blage. The comparison between the ten-genotype monocultures and
the ten-genotype multispecies assemblages was conducted to test
the direct impact of species diversity in multigenotypic covers. We
regularly harvested the above-ground biomass of all plots (six har-
vests in total) to evaluate the temporal variation of biomass pro-
duction over the course of the experiment and the role of both
species and genetic diversity in the stability of biomass production.
The comparison of biomass production of the ten-genotype
monocultures and the ten-genotype multispecies assemblages
showed signicantly higher biomass production for the successive
cuts when ve grassland species were grown together compared
with one-species situations (Fig. 2a, P< 0.01), with no signicant
effects of drought (Supplementary Table 2, P= 0.42). Interestingly,
these effects were driven by a signicant effect of species diversity
in the drought treatment only (P< 0.05). Along these lines, multi-
species assemblages established and reached a maximum pro-
ductivity on average 10% faster than monocultures as stressed by
higher plot-level maximum growth rates (Fig. 2c, P< 0.05). Again,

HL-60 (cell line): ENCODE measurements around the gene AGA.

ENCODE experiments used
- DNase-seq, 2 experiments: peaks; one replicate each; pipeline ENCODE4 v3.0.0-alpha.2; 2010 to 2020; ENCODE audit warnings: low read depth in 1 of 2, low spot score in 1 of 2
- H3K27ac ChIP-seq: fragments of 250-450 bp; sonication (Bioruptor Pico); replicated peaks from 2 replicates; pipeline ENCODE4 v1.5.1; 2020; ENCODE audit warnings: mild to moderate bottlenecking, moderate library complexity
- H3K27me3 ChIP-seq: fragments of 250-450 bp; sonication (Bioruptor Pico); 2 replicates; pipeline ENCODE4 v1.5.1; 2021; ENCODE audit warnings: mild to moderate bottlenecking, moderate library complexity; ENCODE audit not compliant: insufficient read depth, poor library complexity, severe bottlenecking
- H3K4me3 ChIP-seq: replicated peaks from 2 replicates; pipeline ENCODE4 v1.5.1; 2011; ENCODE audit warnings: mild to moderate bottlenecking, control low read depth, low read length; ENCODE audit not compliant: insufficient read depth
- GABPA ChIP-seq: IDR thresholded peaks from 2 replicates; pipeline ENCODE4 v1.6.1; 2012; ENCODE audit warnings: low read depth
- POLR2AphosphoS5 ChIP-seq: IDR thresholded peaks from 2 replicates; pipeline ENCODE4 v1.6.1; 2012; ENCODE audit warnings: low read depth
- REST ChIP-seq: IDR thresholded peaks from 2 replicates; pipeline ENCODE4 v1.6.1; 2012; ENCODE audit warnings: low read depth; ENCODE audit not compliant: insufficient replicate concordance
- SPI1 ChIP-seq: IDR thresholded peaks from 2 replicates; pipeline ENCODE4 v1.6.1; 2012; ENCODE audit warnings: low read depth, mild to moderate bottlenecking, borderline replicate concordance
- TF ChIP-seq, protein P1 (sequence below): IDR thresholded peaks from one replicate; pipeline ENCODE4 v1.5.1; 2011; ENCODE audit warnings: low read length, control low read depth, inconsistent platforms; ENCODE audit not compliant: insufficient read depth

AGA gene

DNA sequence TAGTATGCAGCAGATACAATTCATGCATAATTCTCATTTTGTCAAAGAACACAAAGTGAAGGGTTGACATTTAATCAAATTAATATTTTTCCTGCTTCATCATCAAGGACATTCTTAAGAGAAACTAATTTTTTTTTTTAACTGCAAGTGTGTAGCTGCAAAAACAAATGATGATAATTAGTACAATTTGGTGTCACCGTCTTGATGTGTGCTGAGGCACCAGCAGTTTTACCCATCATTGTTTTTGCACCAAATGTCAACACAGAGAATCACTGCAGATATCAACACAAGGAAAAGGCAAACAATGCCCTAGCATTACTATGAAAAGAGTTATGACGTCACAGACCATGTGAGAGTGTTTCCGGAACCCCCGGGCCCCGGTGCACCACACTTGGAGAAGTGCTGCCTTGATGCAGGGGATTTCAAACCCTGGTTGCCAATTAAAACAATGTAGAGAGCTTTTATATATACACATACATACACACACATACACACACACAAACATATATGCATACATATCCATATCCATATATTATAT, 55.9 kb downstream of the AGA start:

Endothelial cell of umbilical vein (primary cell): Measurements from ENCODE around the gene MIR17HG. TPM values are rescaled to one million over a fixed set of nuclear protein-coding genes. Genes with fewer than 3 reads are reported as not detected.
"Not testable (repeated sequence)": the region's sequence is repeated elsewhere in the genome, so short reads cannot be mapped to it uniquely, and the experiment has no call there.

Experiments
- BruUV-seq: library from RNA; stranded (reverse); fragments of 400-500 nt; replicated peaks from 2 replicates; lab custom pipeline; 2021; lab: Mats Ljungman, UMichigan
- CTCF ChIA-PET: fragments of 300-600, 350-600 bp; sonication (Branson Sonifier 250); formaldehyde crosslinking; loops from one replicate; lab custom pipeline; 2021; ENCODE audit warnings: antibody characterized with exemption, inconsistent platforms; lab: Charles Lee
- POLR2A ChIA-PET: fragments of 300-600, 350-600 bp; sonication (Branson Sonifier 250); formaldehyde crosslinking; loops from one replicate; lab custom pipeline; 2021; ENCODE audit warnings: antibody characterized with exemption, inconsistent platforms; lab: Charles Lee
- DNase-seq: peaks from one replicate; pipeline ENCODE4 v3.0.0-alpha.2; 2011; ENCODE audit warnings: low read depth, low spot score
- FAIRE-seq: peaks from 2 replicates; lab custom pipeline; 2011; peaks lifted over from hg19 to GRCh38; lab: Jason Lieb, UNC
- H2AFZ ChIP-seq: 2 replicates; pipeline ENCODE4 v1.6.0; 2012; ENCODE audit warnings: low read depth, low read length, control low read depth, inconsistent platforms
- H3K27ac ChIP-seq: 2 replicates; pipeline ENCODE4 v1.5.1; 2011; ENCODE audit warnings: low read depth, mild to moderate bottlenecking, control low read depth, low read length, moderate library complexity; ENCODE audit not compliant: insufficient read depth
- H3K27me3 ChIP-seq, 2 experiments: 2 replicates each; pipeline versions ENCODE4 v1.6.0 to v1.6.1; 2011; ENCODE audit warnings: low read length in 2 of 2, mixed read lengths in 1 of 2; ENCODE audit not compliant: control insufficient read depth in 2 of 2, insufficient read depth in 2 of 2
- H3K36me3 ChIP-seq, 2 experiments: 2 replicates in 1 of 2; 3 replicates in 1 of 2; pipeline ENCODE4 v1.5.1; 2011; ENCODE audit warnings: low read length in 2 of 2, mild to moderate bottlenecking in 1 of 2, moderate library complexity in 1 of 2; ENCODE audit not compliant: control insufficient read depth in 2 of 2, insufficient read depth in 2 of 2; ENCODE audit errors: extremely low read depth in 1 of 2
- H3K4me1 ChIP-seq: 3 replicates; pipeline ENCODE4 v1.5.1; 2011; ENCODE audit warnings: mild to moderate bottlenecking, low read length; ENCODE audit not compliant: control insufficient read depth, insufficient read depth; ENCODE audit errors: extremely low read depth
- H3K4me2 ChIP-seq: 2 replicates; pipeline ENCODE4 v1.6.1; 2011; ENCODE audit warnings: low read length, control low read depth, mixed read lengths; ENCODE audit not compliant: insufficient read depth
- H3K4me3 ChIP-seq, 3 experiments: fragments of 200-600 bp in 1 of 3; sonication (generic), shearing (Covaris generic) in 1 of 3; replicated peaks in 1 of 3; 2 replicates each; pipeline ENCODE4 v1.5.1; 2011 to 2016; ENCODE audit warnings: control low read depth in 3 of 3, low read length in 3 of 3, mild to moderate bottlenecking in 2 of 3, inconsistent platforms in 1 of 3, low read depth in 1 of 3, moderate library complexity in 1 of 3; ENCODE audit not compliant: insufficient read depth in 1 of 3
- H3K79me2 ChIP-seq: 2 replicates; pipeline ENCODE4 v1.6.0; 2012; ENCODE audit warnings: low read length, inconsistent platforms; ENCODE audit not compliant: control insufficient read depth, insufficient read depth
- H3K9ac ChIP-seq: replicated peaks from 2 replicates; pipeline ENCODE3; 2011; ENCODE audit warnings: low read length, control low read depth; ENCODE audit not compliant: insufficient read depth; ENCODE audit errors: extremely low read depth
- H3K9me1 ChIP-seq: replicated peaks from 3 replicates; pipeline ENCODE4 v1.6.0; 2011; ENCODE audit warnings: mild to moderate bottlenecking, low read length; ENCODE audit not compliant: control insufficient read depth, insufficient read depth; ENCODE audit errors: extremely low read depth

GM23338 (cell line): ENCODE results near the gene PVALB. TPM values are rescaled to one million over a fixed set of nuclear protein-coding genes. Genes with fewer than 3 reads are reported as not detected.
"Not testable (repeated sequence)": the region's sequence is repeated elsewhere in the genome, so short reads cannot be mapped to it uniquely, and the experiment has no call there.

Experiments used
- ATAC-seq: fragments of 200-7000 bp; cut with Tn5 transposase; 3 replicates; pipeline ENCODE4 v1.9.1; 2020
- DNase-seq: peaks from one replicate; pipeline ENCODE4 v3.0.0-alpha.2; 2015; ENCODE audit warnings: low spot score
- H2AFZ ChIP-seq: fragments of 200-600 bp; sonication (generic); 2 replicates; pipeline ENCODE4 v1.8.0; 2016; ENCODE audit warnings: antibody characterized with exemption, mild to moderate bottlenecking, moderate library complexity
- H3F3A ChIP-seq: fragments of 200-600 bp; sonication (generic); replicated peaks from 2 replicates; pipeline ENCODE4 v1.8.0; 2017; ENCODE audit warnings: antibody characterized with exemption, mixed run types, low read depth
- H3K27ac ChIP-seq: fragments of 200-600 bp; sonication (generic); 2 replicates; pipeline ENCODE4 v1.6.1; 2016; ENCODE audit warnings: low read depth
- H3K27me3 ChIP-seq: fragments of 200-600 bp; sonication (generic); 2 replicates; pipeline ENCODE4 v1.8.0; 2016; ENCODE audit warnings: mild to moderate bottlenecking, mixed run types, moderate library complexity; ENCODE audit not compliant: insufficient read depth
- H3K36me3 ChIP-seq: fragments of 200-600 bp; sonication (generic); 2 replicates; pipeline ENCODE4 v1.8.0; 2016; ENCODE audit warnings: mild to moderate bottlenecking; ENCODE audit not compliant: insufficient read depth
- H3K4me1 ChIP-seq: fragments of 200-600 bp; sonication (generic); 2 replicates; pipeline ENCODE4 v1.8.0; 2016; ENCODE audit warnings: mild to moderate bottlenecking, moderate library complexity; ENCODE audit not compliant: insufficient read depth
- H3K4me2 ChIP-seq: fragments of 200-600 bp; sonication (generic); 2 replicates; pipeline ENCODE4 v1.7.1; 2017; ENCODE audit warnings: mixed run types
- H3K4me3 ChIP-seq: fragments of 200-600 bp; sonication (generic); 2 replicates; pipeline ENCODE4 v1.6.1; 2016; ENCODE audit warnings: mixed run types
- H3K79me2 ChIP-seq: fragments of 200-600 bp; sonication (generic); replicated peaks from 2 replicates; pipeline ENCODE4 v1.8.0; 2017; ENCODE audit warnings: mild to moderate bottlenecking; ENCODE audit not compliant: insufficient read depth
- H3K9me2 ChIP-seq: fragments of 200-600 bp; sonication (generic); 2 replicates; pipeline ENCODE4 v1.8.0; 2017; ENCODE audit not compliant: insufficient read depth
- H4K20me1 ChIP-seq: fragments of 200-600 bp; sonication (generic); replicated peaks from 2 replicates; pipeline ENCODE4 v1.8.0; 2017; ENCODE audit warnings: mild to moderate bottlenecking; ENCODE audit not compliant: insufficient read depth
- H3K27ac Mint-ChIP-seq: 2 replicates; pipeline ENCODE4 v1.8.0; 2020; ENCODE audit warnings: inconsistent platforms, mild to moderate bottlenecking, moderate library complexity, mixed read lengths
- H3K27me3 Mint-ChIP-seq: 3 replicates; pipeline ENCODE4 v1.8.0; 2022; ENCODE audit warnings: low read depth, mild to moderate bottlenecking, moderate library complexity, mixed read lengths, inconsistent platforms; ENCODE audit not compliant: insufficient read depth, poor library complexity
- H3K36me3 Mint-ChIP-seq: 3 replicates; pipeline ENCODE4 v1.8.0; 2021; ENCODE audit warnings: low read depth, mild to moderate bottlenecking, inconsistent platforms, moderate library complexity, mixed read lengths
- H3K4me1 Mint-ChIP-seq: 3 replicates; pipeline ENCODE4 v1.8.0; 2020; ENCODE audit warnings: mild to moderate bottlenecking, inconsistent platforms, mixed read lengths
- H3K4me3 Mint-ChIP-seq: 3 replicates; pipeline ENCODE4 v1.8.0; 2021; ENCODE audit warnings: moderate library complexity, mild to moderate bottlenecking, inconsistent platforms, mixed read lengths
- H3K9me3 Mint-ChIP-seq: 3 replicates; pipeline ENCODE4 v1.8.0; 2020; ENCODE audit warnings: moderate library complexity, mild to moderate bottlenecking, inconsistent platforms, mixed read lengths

these effects were signicant only for communities subjected to
drought (Supplementary Table 2, P= 0.03). Overall, our ndings
provide support to biodiversity theories largely tested in ecological
1CNRS, CEFE UMR 5175, Université de Montpellier Université Paul Valéry EPHE, 1919 Route de Mende, Montpellier Cedex 5 34293, France. 2INRA,
URP3F, RD 150, site du chêne, BP 86006, Lusignan 86600, France. *e-mail:;
PUBLISHED: 30 MARCH 2015 | ARTICLE NUMBER: 15033 | DOI: 10.1038/NPLANTS.2015.33
contexts4,6, and strikingly demonstrate the importance of incorpor-
ating species diversity in sown grasslands to favour forage yields24,
specically under stressful growth conditions25. Interestingly, the
ve-species diversity level often appears as a tipping pointin diver-
sityproductivity curves in ecological studies16. Despite signicant
effects of species diversity on biomass production, we did not nd
any effect on the temporal variability of biomass production (as
expressed by the coefcient of variation of community biomasses
assessed at each cut, six cuts in total) (Fig. 1e and Supplementary
Table 2). This suggests that, despite the frequently described positive
effect of species diversity on ecological stability in natural commu-
nities26, species diversity may have little impact on temporal crop
stability, at least at such levels of diversity.
The mechanisms leading to overyielding in biodiversity exper-
iments have been intensively debated in ecology and agronomy6,27.
These basically relate to two types of processes: the complementary
effects, that is the synergetic effects of species including partitioning
of resources (each using a specic portion of available resources in
multispecies assemblages), plant facilitation and/or reduced apparent
competition, and the selection effect that is the greater probability of
nding more productive species in species-rich assemblages (also
referred to as sampling effect6). Both processes probably act simul-